Seventy years ago, British prime minister Winston Churchill and U.S. president Franklin Roosevelt drafted the Atlantic Charter at Phonse Griffiths’ table.
Griffiths wasn’t there. He wasn’t even born.
But the Ship Harbour man owns the piece of furniture on which the world leaders reached the declaration Aug. 14, 1941.
“I paid $1,500 for it. My wife didn’t agree with that, either,” he laughs.
Paying for the table from the USS Augusta out of pocket is one of many sacrifices Griffiths has made for the Charter, which was agreed upon aboard warships off Ship Harbour’s shores.
During the past couple of decades, he has worked tirelessly to preserve and promote the legacy of the agreement, which laid the foundation for post-war peace and the United Nations.
His passion has driven him to pick up trash and mow the lawn around the Atlantic Charter plaque in Ship Harbour, lead a protest to get more resources for said monument, and set up a museum at the local community centre.
“(The Charter monument) could easily sit there and not become anything, so I took the challenge to more or less to try ... to build it into something,” says Griffiths.
During a dinner at Fort Pepperrell in St. John’s Saturday night, his efforts will be honoured with the International Churchill Society of Canada’s annual award of merit.
“We were very impressed with how he was doing (all) this on his own time, in a number of instances using his own money, and he has also had the support of the community to come together and assist this process,” says the society’s Barry Davenport.
Griffiths is humbled to be recognized, but accolades were never a motivator.
“I feel good about the award, but for some reason or another, when you get an award like that, you feel like you haven’t worked at it and you feel like it didn’t come with hard work. It’s something you do. It’s like a hobby.”
Even though he’s been noticed by an international organization, Griffiths isn’t about to abandon his goal of seeing the Charter monument get the attention it deserves.
The Charter is currently classed as a national historic event. But he feels the plaque commemorating it is really a national historic site and he wants it declared one.
“I would like to see Parks Canada take hold of this — it’s their responsibility — and maintain it like they are doing with Castle Hill and Signal Hill,” he says, adding an interpretation centre should be built there.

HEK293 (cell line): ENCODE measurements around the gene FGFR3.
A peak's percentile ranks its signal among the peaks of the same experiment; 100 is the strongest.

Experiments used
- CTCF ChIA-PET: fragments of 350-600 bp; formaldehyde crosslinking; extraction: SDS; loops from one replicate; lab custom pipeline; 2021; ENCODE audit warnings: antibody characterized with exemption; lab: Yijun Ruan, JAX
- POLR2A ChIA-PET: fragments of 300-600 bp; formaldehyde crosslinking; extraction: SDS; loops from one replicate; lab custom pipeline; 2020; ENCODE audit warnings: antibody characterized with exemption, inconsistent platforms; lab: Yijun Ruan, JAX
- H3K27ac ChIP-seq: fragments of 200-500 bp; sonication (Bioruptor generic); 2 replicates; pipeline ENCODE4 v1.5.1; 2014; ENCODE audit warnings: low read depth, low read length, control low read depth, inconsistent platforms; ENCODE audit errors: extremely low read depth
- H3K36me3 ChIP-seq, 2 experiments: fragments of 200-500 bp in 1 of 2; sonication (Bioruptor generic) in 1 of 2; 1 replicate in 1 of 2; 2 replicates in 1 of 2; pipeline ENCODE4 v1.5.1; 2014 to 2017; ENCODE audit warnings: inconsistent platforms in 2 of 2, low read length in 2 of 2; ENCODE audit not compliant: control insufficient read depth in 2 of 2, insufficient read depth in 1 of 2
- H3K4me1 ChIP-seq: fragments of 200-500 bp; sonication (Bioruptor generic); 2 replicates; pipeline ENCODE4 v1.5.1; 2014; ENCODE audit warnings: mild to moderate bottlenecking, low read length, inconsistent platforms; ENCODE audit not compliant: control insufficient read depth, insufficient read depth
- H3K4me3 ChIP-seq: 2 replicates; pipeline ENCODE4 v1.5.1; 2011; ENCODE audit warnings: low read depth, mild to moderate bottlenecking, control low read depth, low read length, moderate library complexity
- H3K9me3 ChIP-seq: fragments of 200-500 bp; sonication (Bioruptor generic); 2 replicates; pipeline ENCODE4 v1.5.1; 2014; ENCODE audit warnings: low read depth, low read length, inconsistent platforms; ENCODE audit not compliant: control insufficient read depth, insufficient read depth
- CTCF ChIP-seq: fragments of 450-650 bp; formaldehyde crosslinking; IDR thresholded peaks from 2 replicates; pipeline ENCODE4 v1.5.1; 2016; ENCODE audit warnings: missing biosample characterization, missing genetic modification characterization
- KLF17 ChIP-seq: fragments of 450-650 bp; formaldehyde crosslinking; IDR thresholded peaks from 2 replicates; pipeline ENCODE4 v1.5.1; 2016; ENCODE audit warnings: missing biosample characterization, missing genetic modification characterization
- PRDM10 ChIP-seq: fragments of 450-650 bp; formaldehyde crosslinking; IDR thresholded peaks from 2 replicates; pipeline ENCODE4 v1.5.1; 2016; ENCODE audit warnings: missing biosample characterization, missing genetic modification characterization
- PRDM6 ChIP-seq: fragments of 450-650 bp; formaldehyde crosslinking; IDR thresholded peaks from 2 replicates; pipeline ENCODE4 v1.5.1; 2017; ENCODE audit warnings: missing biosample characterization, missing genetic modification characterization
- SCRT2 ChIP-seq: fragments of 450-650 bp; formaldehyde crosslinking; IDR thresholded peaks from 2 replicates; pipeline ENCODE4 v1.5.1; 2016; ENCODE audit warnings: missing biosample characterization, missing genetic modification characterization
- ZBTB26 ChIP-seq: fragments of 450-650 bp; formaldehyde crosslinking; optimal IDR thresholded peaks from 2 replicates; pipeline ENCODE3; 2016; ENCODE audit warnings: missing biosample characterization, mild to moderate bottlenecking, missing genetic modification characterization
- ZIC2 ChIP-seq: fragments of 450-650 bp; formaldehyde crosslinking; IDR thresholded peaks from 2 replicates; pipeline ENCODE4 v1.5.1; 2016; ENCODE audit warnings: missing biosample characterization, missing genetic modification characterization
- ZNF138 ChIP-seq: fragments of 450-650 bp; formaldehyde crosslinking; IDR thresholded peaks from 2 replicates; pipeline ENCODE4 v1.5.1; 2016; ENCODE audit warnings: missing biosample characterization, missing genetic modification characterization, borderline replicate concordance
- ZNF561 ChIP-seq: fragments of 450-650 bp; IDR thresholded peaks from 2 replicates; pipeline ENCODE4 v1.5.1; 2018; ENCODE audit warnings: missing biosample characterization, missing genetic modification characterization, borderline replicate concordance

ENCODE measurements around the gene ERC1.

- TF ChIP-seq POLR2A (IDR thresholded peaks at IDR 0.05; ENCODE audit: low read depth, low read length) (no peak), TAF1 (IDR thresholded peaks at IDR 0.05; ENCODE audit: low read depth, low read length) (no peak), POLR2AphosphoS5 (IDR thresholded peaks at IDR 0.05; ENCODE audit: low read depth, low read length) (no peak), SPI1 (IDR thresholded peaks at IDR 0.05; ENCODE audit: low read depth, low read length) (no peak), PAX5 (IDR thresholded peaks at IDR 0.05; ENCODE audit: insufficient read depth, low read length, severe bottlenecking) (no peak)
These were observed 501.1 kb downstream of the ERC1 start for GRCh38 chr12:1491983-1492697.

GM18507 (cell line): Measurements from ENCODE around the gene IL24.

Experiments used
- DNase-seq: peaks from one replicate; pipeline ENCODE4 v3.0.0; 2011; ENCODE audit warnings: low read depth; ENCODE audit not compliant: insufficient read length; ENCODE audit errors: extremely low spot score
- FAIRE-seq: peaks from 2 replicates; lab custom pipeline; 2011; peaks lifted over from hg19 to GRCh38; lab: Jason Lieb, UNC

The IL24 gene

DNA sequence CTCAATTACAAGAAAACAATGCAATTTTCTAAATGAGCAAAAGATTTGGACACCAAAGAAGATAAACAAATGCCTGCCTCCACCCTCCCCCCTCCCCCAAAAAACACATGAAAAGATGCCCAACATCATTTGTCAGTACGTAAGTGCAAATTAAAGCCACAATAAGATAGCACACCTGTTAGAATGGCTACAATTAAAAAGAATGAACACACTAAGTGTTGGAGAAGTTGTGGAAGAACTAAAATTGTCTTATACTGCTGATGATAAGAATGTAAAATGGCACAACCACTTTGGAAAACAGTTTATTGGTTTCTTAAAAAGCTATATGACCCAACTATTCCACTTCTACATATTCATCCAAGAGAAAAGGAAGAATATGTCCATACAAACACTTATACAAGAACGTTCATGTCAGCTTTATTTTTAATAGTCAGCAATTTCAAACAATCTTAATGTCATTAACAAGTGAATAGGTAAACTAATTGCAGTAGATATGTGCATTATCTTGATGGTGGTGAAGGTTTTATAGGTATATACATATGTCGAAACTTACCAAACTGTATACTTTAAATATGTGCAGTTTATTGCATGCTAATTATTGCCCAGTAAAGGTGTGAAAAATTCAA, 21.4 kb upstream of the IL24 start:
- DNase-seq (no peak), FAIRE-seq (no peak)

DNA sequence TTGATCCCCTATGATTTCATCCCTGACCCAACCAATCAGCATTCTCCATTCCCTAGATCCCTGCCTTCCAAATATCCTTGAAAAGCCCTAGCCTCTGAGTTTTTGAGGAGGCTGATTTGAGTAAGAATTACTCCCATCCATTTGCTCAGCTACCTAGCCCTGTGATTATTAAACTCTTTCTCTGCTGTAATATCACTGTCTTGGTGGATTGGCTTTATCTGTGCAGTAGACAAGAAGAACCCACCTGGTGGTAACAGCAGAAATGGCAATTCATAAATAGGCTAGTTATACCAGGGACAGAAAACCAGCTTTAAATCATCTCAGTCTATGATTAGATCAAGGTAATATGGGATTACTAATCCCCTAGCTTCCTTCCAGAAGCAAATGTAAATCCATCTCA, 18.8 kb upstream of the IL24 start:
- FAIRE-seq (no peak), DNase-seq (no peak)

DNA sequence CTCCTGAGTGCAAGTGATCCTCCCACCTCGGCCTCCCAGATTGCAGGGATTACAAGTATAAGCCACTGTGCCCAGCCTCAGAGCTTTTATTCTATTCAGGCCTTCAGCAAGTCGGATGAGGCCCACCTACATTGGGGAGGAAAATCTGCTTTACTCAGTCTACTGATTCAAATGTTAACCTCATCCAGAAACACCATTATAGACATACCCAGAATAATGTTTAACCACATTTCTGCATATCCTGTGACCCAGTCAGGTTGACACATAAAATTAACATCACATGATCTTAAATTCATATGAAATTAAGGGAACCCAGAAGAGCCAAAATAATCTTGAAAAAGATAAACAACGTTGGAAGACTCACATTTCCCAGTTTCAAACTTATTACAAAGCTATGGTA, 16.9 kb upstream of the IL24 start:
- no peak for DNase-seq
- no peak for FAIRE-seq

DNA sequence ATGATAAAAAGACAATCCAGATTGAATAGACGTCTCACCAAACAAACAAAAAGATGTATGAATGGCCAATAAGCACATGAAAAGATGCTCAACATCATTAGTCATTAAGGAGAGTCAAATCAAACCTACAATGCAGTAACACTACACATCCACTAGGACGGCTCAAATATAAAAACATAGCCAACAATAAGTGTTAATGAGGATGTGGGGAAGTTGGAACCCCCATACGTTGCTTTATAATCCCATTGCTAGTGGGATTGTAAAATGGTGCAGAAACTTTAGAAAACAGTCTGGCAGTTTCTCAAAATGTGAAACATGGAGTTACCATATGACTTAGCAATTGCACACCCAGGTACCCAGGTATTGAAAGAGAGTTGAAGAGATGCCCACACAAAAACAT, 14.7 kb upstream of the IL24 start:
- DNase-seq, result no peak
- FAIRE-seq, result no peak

Griffiths also wants pavement for the narrow, gravel road to the monument.
“The road has been a pain in the ass from Day 1,” he says.
The Historic Sites and Monuments Board of Canada would have to decide if the monument is upgraded to an historic site.
Jeremy Roop of Parks Canada says they’re willing to work with Griffiths and the people of Ship Harbour if they want to make that happen.
“If they wanted to resubmit to the board and have the board consider a different level of recognition ... we’d certainly help them through that process,” says Roop, manager of external relations for eastern Newfoundland.
Saturday’s dinner is being held to commemorate the 70th anniversary of the Charter.
Besides the presentation to Griffiths, political scientist Peter Russell, who recently wrote a book on the Charter, will give an address.
The meal served will replicate the one Churchill and Roosevelt ate during that historic day.
As well, at 11:30 Sunday morning, a remembrance service is being held at the Atlantic Charter site in Ship harbour. It will be a re-enactment of an Aug. 10, 1941, service on the HMS Prince of Wales.
Griffiths will definitely be there, continuing his quest, touting the importance of the site as much as possible.
To an extent, he’s done it all for his community, but the main driver has been the importance of the document itself.
“When you’re looking at a document like the Atlantic Charter, from what I’ve read on it, you’re looking at one of the most important documents on Earth.”
sbartlett@thetelegram. Twitter: bartlett_steve